Report

Mismatch: Australia's graduates and the job market

3 Apr 2007
Description

Australia’s centrally-controlled system of allocating university places has failed to adjust to either student or labour market demand argues Andrew Norton. A market system, in which universities set the number of places and student fees, would do a better job of supplying Australia’s workforce. EXECUTIVE SUMMARY

Politicians and academics argue that we need more people graduating from university to meet strong labour market demand for the managerial and professional jobs to which graduates usually aspire.

• In a number of occupations, including many health-related professions, there are chronic shortages of workers, in part reflecting too few graduates.

• However, there are also half a million graduates in occupations that do not normally require university qualifications or who are unemployed.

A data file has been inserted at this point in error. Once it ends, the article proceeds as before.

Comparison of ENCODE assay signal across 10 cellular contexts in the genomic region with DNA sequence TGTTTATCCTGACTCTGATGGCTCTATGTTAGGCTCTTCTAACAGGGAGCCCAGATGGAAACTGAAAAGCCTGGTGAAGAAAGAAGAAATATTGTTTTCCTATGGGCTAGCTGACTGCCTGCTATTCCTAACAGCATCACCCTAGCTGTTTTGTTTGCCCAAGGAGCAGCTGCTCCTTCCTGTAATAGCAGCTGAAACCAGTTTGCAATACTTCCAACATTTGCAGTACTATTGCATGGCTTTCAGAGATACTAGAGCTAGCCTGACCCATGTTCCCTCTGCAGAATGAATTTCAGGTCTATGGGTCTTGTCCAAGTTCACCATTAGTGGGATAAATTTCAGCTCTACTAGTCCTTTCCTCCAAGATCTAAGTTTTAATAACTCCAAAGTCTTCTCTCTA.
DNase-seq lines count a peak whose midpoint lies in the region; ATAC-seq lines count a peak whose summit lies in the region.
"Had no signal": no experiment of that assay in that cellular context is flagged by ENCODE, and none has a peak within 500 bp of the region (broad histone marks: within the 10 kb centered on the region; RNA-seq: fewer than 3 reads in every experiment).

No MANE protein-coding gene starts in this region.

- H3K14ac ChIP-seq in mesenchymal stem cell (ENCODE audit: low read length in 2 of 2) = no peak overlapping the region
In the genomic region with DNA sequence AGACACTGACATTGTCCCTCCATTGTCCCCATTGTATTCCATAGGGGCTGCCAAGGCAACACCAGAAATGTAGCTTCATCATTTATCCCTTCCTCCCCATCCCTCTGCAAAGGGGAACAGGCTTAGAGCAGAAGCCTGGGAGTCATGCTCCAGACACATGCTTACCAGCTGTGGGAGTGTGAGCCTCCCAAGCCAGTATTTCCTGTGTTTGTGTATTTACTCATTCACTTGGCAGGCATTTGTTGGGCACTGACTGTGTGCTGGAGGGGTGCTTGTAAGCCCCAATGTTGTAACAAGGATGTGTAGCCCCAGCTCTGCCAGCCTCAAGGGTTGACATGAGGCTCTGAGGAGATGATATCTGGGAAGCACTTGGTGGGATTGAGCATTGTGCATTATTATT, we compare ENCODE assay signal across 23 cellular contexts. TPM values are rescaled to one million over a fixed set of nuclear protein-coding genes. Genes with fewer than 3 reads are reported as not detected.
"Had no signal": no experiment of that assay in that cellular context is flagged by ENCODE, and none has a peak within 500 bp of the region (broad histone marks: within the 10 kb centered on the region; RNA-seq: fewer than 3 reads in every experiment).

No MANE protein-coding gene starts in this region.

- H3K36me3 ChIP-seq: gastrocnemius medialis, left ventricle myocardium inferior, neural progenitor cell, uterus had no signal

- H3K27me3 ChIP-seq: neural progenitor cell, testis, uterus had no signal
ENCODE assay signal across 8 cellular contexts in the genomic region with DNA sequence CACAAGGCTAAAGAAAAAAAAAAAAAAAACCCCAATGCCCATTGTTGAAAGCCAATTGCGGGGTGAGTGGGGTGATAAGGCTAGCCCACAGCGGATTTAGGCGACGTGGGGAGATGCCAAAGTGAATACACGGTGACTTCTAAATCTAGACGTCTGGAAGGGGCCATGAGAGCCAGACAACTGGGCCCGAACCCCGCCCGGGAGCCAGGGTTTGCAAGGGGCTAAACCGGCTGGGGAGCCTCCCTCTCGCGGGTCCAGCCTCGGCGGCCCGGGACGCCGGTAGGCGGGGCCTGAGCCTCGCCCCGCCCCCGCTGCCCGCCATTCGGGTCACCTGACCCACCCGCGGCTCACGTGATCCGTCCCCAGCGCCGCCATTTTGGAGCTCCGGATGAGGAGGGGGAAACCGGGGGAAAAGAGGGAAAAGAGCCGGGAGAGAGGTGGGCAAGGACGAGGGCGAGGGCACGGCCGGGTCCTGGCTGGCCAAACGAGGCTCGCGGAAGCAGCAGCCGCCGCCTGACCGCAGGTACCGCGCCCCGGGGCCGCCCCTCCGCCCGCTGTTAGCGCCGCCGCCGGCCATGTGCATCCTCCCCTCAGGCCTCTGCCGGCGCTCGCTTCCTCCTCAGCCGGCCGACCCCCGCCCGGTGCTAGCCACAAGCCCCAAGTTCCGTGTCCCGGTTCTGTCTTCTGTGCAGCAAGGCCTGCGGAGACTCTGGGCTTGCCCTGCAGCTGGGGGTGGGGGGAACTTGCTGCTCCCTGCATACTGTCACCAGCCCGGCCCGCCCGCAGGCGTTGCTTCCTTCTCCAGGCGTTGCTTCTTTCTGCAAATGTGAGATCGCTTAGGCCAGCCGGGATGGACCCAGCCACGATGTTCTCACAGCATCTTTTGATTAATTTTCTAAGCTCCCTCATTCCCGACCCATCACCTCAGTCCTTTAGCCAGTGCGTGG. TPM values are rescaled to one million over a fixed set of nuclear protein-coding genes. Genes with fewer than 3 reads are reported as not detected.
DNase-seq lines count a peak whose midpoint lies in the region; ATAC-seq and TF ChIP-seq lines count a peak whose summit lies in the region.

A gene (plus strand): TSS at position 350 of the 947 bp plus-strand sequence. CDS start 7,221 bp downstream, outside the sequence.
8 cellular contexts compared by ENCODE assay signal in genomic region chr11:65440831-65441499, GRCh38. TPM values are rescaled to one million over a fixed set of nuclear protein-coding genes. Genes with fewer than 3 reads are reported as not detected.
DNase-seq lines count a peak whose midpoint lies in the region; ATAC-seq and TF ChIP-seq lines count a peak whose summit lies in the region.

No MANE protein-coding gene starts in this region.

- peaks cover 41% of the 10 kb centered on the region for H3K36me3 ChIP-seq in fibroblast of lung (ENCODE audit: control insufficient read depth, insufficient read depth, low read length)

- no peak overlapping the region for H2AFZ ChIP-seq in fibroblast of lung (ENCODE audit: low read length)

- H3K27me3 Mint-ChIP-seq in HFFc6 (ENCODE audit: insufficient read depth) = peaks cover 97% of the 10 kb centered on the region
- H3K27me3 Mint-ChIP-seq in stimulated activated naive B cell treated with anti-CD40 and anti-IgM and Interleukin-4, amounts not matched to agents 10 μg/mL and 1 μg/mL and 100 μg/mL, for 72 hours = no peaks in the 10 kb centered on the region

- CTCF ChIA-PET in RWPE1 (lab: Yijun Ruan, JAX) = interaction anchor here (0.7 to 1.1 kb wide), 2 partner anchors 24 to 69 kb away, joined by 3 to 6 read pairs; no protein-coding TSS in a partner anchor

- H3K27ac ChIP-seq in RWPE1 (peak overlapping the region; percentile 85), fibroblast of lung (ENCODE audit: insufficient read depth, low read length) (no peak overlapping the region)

• This reflects a mismatch between the graduates Australian universities produce and labour market demand.

• It is impossible to match precisely supply and demand for graduates; there are too many variables that cannot be predicted with precision.

• However, Australia’s centrally-controlled system of allocating university places has failed to adjust to either student or labour market demand.

• A market system, in which universities set the number of places and student fees, would do a better job of supplying Australia’s workforce.

Publication Details
Published year only: 
2007
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